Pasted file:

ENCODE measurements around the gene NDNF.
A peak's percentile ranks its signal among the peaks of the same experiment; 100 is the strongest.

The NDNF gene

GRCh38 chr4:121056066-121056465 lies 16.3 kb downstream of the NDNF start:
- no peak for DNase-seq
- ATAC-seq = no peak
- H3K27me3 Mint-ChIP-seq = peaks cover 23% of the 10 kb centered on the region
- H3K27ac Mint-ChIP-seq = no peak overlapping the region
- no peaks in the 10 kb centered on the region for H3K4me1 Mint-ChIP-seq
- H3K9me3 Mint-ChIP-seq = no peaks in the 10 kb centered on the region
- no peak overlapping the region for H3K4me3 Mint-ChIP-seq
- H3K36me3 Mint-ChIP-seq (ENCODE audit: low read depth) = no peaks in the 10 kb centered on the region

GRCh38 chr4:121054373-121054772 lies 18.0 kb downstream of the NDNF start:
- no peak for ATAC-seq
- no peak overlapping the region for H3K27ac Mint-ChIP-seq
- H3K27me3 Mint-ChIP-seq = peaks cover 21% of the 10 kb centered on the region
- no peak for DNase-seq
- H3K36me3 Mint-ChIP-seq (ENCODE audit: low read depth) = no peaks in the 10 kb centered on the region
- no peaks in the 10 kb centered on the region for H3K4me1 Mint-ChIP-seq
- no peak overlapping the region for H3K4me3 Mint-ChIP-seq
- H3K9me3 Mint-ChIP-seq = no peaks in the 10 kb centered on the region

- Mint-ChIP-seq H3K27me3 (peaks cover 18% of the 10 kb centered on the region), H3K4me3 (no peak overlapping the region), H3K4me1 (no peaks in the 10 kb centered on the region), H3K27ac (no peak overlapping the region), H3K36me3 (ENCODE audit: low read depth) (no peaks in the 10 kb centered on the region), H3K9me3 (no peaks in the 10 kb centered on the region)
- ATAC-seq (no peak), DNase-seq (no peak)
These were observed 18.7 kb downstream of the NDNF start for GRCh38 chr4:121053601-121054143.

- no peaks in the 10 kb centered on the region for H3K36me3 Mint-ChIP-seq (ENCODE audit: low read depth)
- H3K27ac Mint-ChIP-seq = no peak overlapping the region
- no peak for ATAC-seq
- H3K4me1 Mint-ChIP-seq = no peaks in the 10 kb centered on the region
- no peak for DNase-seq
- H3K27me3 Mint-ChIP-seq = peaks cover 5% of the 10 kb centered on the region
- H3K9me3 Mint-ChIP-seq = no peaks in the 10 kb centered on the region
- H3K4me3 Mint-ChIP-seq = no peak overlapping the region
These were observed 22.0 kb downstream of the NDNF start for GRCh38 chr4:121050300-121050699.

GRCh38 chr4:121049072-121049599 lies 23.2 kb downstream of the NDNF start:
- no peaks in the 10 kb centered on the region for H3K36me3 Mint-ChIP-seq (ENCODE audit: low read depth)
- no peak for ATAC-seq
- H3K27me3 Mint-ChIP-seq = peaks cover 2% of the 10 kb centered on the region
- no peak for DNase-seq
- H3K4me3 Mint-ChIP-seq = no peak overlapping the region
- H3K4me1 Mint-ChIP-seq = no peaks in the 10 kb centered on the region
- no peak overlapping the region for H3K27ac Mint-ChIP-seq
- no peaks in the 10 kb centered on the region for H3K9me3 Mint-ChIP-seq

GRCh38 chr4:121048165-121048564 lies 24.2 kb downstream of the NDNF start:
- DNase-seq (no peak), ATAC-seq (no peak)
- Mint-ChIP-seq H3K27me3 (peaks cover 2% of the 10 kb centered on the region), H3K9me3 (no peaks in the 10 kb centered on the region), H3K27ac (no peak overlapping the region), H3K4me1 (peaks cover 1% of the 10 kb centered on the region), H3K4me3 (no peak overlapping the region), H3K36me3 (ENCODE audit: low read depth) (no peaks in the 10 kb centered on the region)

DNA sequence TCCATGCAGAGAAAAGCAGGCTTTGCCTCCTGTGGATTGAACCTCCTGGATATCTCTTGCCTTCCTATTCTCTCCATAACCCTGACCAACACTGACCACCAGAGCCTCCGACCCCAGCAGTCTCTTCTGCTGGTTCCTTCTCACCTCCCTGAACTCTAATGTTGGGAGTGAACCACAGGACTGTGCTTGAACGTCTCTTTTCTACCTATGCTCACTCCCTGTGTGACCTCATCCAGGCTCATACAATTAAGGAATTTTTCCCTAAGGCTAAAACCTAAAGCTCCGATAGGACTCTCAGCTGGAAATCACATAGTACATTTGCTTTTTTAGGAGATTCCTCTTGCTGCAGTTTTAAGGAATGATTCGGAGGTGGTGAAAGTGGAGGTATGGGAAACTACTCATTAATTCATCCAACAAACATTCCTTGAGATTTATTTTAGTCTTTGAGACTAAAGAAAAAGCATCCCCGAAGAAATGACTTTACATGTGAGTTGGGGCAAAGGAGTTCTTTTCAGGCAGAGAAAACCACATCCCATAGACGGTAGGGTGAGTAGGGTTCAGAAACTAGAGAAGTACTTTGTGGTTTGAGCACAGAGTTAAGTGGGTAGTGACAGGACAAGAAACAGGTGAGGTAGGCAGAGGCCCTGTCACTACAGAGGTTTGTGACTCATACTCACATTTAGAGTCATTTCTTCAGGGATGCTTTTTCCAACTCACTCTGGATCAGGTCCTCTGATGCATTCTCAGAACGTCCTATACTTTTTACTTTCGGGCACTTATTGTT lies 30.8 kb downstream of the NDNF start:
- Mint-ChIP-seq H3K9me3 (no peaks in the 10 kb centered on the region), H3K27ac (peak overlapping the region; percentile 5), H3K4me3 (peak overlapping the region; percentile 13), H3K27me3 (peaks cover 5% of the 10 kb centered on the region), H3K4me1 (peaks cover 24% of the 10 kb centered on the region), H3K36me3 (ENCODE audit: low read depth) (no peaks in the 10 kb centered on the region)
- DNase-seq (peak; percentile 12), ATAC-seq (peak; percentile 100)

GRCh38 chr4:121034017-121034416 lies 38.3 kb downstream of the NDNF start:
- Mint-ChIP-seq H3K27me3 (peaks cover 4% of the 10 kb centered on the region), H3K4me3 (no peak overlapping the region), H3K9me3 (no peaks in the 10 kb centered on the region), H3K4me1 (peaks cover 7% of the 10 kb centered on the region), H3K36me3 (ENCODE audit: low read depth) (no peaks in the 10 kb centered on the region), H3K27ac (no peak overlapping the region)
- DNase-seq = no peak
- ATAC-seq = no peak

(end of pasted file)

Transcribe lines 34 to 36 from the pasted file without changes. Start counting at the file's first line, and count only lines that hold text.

GRCh38 chr4:121049072-121049599 lies 23.2 kb downstream of the NDNF start:
- no peaks in the 10 kb centered on the region for H3K36me3 Mint-ChIP-seq (ENCODE audit: low read depth)
- no peak for ATAC-seq